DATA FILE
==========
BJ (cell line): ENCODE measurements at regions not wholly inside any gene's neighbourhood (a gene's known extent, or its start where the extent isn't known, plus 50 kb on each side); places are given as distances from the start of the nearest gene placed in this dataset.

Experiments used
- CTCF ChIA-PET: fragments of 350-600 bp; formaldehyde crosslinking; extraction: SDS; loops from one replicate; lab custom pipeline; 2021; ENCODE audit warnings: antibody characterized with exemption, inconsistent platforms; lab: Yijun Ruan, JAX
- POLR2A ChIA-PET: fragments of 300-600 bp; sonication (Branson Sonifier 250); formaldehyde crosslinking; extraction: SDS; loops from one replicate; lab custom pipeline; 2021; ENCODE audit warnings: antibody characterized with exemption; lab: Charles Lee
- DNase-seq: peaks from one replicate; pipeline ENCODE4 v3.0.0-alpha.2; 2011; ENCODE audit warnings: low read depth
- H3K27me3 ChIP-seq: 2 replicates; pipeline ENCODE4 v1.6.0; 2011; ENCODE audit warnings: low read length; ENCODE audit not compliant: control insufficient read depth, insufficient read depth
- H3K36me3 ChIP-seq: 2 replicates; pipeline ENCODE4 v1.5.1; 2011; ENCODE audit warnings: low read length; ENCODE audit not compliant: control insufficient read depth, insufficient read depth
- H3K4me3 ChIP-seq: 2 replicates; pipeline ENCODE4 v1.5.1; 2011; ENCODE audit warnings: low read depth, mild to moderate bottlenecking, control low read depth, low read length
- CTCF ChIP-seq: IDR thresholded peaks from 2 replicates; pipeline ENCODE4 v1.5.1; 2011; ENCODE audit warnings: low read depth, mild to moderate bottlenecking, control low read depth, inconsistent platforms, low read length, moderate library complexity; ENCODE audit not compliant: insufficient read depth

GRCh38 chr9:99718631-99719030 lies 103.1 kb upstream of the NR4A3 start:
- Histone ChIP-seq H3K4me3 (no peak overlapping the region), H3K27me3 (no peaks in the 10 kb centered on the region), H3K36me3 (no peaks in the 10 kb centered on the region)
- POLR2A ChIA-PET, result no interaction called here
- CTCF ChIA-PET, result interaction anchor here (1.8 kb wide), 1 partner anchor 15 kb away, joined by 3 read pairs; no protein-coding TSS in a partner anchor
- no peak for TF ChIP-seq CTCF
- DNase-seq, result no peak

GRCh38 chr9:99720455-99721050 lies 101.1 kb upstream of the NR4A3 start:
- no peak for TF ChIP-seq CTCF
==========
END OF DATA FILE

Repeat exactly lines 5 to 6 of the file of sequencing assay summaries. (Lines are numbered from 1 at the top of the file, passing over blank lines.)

- DNase-seq: peaks from one replicate; pipeline ENCODE4 v3.0.0-alpha.2; 2011; ENCODE audit warnings: low read depth
- H3K27me3 ChIP-seq: 2 replicates; pipeline ENCODE4 v1.6.0; 2011; ENCODE audit warnings: low read length; ENCODE audit not compliant: control insufficient read depth, insufficient read depth